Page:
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Change 1 Thing, Improve Your Life

There are probably many things that each of us would like to change about our life, but thinking about them all at once can be overwhelming. Instead, choose just 1 thing to improve for now. Changing any one of the things below could have a big impact on your life with diabetes – both your physical health, and your emotional well-being. Make testing matter For people with diabetes, testing more often is the key to staying in control of your health. Frequent testing provides the data you need to make informed decisions about your medication, diet, and exercise regimens. Your test...

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Change 1 Thing, Improve Your Life

There are probably many things that each of us would like to change about our life, but thinking about them all at once can be overwhelming. Instead, choose just 1 thing to improve for now. Changing any one of the things below could have a big impact on your life with diabetes – both your physical health, and your emotional well-being. Make testing matter For people with diabetes, testing more often is the key to staying in control of your health. Frequent testing provides the data you need to make informed decisions about your medication, diet, and exercise regimens. Your test...

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Why sleep is important for people with diabetes

When you are getting enough sleep, you may find that you have an easier time controlling your blood sugar. You’ll be more alert during the day, have more energy, less stress, and an overall better mindset for monitoring and managing your diabetes. Consider what happens when you don’t get enough sleep. In addition to other things that may interfere with your sleep like schedule changes or stress, people with diabetes can have potential complications with sleep. Both high and low blood sugar levels can interrupt your sleep. People with type 2 diabetes who don’t get a good night’s sleep may me more insulin resistant and have a...

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Low blood glucose: Know the signs and steps to take

You may recognize the feeling—feeling hungry, dizzy, sweaty or just a little bit "off." These signs of hypoglycaemia, or low blood glucose, mean it's time to take action. What causes low blood glucose? For most people, low blood glucose refers to anything below 3.89 mmol/L, (70 mg/dL) although your number may be different.1 Low blood glucose can be caused by taking too much medication, not having enough to eat or exercising. In fact, hypoglycaemia can occur up to 12 hours after you've been physically active.1 Don't be too hard on yourself, though...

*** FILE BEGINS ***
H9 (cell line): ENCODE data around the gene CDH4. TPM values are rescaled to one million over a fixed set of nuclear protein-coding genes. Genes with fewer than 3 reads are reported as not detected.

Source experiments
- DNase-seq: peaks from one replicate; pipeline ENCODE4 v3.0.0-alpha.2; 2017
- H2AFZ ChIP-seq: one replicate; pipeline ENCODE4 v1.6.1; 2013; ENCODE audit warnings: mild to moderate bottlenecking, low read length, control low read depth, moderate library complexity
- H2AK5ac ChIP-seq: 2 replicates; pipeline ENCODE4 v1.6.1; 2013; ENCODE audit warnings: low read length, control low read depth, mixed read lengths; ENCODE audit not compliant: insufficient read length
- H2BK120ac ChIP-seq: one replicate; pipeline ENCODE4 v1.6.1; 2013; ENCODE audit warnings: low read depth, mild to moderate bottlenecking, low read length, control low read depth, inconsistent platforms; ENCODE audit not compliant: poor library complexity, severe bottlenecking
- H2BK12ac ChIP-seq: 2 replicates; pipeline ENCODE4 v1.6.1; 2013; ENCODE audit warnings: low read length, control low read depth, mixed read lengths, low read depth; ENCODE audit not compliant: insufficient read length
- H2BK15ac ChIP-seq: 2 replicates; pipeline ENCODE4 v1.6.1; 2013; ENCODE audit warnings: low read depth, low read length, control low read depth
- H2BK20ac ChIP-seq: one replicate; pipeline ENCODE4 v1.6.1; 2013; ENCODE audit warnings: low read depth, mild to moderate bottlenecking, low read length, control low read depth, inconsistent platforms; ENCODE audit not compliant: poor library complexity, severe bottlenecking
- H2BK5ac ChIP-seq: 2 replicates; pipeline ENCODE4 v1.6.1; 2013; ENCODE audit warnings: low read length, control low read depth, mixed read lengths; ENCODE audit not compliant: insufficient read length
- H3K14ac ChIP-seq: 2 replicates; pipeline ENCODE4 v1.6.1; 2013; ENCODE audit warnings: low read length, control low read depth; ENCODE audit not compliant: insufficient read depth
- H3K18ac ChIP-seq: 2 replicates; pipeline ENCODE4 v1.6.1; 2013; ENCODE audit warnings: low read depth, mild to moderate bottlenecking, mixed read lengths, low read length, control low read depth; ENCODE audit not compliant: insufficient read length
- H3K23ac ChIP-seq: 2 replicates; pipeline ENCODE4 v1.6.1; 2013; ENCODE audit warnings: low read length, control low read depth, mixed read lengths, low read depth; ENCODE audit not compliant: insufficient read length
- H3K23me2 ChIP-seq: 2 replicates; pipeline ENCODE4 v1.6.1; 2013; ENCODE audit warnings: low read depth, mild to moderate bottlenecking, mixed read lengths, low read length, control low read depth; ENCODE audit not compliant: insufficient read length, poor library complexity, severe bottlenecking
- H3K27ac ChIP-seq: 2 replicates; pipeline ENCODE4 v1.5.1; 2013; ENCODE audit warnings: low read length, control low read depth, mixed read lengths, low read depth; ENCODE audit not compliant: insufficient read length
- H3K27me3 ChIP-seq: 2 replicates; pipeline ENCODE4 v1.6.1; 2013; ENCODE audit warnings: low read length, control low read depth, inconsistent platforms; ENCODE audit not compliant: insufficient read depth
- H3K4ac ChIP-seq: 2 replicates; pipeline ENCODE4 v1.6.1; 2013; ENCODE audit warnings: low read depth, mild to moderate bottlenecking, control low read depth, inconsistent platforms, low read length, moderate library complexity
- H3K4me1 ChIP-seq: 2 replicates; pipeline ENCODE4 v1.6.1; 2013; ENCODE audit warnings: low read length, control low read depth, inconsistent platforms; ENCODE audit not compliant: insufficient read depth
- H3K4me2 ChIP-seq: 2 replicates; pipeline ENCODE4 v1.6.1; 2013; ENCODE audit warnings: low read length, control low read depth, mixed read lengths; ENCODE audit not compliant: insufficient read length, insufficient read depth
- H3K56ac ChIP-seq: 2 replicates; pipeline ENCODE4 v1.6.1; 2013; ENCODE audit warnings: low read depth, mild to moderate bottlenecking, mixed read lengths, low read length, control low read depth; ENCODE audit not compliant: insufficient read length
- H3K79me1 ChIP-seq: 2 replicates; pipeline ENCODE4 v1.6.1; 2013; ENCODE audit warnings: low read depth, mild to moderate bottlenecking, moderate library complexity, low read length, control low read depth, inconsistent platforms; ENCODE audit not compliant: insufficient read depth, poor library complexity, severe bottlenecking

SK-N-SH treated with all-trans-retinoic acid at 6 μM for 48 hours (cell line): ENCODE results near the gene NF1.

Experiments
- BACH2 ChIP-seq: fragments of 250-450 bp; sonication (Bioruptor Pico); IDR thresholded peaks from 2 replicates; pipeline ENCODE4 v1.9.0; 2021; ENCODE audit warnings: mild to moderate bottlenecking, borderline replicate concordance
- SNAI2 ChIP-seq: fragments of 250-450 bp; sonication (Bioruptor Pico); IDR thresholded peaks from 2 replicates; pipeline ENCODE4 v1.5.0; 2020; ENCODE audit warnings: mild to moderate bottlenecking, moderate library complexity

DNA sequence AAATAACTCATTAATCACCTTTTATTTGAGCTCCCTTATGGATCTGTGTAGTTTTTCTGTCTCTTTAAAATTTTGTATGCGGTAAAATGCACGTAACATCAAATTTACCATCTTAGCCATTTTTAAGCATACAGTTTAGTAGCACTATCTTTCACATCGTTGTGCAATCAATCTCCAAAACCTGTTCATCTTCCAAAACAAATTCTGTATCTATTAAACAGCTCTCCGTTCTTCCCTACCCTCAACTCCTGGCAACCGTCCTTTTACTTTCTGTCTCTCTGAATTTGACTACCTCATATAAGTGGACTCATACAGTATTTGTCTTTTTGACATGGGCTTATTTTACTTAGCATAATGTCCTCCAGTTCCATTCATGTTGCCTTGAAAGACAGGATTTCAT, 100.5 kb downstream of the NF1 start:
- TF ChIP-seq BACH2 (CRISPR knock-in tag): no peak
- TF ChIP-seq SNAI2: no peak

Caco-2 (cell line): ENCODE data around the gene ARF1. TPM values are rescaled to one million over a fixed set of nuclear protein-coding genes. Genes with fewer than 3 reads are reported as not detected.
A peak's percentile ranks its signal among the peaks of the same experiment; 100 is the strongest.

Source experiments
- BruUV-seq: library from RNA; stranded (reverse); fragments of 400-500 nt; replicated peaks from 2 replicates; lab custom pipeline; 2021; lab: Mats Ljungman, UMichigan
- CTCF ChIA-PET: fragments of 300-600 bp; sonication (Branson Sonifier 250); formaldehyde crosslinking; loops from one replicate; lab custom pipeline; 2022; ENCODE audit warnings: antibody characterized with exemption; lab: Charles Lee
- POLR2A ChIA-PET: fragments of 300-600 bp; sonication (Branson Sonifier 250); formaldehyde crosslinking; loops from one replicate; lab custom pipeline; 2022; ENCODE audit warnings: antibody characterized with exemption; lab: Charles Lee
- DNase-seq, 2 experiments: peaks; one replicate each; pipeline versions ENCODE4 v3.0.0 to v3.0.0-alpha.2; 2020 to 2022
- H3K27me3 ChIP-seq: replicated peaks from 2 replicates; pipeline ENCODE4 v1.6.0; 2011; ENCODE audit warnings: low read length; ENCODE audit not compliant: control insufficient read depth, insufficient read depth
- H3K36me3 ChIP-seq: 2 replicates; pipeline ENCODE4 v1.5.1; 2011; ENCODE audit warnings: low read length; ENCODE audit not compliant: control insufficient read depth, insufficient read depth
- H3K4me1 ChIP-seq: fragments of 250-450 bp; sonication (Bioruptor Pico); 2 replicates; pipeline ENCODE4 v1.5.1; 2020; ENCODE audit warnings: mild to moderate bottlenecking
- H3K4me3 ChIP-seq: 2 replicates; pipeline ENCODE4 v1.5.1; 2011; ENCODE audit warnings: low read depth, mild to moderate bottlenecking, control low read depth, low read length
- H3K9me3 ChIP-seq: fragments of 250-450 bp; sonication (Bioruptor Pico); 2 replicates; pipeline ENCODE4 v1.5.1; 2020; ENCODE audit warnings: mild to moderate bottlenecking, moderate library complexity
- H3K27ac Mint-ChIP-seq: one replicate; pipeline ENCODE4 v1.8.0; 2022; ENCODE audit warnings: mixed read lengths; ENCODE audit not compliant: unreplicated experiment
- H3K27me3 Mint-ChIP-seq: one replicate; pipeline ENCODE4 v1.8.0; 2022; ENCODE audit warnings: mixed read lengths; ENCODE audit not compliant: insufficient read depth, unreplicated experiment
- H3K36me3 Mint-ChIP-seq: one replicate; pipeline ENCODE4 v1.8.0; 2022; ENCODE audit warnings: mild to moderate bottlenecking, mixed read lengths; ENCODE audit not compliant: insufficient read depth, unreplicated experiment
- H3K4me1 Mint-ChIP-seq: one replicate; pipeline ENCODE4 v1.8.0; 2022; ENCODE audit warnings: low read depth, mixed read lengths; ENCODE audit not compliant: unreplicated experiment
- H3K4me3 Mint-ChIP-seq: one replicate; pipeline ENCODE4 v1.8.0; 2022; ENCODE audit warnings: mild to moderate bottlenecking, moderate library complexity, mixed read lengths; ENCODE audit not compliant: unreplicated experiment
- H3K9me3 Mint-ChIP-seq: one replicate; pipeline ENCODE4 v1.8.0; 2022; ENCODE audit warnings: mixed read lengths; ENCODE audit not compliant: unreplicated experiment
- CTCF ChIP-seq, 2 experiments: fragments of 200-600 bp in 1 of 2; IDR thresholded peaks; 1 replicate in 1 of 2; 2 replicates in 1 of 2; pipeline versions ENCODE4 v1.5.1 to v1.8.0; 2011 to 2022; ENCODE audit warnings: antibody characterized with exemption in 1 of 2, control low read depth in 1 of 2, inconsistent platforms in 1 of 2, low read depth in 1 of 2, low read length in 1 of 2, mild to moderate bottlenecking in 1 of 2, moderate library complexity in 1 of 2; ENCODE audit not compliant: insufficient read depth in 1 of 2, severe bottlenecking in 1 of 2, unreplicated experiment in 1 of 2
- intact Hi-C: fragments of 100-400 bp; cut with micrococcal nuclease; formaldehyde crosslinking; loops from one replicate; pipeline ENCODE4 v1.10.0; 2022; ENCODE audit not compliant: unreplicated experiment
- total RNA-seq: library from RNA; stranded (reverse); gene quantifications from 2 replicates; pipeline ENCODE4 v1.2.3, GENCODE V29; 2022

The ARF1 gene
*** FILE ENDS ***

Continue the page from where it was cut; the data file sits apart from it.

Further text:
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Diabetes Basics

Understanding the basics of diabetes is the first step in gaining control of your health. Let’s look at what causes diabetes, some of the common symptoms, the benefits of healthy living, and what to do if you’ve just been diagnosed. What is diabetes? Diabetes is a chronic disease. Your blood sugar levels are controlled by insulin, a hormone produced by your pancreas. When you eat, food gets broken down and glucose enters your bloodstream. Insulin takes the glucose out of your bloodstream and allows it to enter your cells where it is broken down and turned into energy. If you have diabetes, either you...

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Feeling your best—life in your target range

When you find your mind wandering—thinking about the future—what do you see?  Whether you dream about taking photos somewhere amazing or starting a family, or you'd simply like to have more energy or sleep through the night, keeping your blood glucose in line can help you achieve it. Sometimes it can seem like diabetes is all about the numbers. But your efforts to stay within your target ranges for blood glucose before and after meals, as well as meeting your HbA1c goal, are really about feeling your best today and for years to come. Self-checks vs. HbA1c and why you need both...

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Feeling fine? It's the perfect day to create a sick day plan.

When you're feeling ill, you'd like nothing more than to lie in bed with a good book or movie. Yet that's when you need to focus even more on diabetes self-care. The key to sick days with diabetes is doing all of the thinking ahead of time. That way, when you don't feel like concentrating, you can simply follow the plan.  What to include in your plan Involve your diabetes care healthcare team in developing your sick day plan1—ask them when you should call for help, how often you should check your blood glucose and ketones, what medicines to take and what to...

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